Trans-Canada On 630m

courtesy: http://www.bing.com/mapspreview
Under most circumstances and on most bands, a contact between VE7 and VE3 would not be considered 'exciting' or 'challenging' ... but Saturday night's CW QSO between myself and Mitch, VE3OT in London, Ontario, met both of these criteria, as it was done on our new 630m amateur band on 475.0 kHz. As such, it represents the first-ever interprovincial contact as well as the furthest contact (2031 miles) between two Canadian stations on the 630m band. As usual, there's more to the story ...

Both Mitch and myself had been alerted to the excellent propagation earlier in the week, when VE3OT's CW beacon had reached S9 levels here for several hours on two consecutive nights ... but any late-night QSO attempts would have to wait until the weekend, when having to get up in the middle of the night would not conflict with Mitch's workweek schedule.

Our first attempt, late on Friday night and 3A.M. for Mitch, found that conditions had deteriorated from midweek's enhanced propagation and the low signal levels, combined with some unseasonal lightning noise, resulted in rescheduling for another shot on Saturday.

Late Saturday night found the band much quieter and propagation much improved, but not as good as it had been earlier in the week ... somehow Murphy always seems to have a hand in pre-planned events, and it's never a helpful one. Mitch's beacon signal was readable here but had a deep ten-minute fade cycle with a short-lived peak before fading out to nothing.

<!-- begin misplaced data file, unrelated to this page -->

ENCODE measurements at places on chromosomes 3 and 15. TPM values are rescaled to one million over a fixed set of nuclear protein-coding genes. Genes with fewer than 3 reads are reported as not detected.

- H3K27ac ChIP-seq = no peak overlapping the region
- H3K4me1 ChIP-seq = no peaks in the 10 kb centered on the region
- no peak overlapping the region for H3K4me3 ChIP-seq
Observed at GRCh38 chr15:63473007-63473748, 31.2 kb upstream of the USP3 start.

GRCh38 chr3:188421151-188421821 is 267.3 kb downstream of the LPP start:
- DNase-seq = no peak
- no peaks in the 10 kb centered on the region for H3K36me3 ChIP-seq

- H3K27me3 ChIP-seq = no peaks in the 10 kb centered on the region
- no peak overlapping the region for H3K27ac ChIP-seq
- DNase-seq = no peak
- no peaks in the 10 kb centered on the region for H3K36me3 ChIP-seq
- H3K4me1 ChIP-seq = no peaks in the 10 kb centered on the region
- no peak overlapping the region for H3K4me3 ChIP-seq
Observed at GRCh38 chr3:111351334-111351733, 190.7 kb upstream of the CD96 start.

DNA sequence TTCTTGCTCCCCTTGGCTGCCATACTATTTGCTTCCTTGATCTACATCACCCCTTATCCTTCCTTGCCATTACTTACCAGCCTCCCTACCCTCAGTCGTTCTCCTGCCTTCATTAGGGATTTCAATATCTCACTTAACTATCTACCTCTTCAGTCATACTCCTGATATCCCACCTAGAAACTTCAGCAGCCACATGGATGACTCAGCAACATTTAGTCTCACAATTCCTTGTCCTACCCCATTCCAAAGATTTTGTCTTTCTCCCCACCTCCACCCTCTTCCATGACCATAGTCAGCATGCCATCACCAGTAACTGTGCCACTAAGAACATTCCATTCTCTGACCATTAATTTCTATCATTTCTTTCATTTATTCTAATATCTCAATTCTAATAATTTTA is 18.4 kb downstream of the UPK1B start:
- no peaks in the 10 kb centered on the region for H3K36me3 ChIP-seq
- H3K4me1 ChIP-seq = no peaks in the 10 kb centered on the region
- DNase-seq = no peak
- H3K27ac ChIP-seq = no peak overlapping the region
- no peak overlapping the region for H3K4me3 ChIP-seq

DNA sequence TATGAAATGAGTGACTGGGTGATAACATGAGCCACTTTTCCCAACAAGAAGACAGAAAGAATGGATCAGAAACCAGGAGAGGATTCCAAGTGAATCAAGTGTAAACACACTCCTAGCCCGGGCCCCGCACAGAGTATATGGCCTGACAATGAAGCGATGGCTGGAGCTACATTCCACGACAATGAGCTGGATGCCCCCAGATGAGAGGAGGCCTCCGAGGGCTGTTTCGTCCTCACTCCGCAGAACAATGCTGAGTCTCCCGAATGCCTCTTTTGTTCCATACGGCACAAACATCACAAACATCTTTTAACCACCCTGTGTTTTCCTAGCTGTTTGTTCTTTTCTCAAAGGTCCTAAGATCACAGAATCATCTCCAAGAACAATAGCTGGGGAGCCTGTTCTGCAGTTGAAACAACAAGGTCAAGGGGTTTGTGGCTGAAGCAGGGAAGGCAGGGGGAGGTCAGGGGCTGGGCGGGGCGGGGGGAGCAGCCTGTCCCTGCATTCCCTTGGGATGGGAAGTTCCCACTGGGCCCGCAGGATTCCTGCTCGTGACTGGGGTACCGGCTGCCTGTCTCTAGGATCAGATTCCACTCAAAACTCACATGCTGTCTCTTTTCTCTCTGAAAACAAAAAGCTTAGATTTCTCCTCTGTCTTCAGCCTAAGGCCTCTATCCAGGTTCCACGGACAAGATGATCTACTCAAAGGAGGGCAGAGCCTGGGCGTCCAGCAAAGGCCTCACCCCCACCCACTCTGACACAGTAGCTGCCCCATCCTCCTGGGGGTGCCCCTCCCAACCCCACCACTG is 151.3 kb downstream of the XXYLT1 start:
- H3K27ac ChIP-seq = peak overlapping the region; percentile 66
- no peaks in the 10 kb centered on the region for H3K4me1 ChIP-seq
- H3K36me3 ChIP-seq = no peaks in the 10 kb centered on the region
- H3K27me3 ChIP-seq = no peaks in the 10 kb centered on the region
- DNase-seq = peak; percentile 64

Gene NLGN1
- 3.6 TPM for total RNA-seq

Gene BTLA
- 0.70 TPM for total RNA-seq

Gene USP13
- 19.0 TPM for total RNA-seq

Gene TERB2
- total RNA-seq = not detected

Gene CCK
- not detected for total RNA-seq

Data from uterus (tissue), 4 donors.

VE3OT at his loop's loading coil
Hoping to take advantage of one of the peaks, we began short two-by-two calls from both sides shortly after 0700Z. I eventually heard Mitch fade up and sending a '339' signal report but my response and '559' signal report to him went unanswered as he had faded away again. I continued the short calls, along with my signal report to him and on the next peak heard him responding with 'RRR and 'QSL'! This time his signal continued to build and we had several short exchanges, with Mitch upgrading my RST now to '549' and with me advising of his stronger '569' signal. As the fade cycle took its grip once again, we exchanged our '73's', 'TU's' and 'SK dit-dit's', while we still had the opportunity ... I can't speak for Mitch, but for me it was a truly exciting contact and one I'll not soon forget.

LF / MF station at VE3OT
I'm sure the opportunity to work again will present itself fairly regularly as we both know that Saturday's conditions were not the best. It will be interesting to try again when signal strengths reach the levels previously heard during the week.

For those of you that worked VE3OT during the recent 630m crossband event, Mitch has put together a very special QSL card!


As the solar cycle winds down, the 'good' nights will happen more often, as will the truly 'great' nights. Hopefully there will be more Canadians on the band to take advantage of what lies ahead.

Hopefully the U.S.A. will soon have the band as well, which will really spark nightly activity. What is really needed right now is more Canadian activity, especially in the western provinces, where nightly CW contacts could be readily made. Time to reach for the solder iron! There are several VE7's, and one VE3, waiting and wanting to work you!
Steve McDonald, VE7SL, is a regular contributor to AmateurRadio.com and writes from British Columbia, Canada. Contact him at [email protected].

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